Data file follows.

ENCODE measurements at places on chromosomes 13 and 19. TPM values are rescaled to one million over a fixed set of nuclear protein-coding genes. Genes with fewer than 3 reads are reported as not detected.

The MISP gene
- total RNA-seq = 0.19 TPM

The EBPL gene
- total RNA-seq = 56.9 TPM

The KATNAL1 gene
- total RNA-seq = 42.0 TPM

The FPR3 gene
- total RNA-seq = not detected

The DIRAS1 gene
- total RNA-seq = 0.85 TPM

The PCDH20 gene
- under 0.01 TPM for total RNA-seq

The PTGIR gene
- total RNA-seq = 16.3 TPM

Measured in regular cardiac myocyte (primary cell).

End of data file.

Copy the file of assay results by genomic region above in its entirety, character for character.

ENCODE measurements at places on chromosomes 13 and 19. TPM values are rescaled to one million over a fixed set of nuclear protein-coding genes. Genes with fewer than 3 reads are reported as not detected.

The MISP gene
- total RNA-seq = 0.19 TPM

The EBPL gene
- total RNA-seq = 56.9 TPM

The KATNAL1 gene
- total RNA-seq = 42.0 TPM

The FPR3 gene
- total RNA-seq = not detected

The DIRAS1 gene
- total RNA-seq = 0.85 TPM

The PCDH20 gene
- under 0.01 TPM for total RNA-seq

The PTGIR gene
- total RNA-seq = 16.3 TPM

Measured in regular cardiac myocyte (primary cell).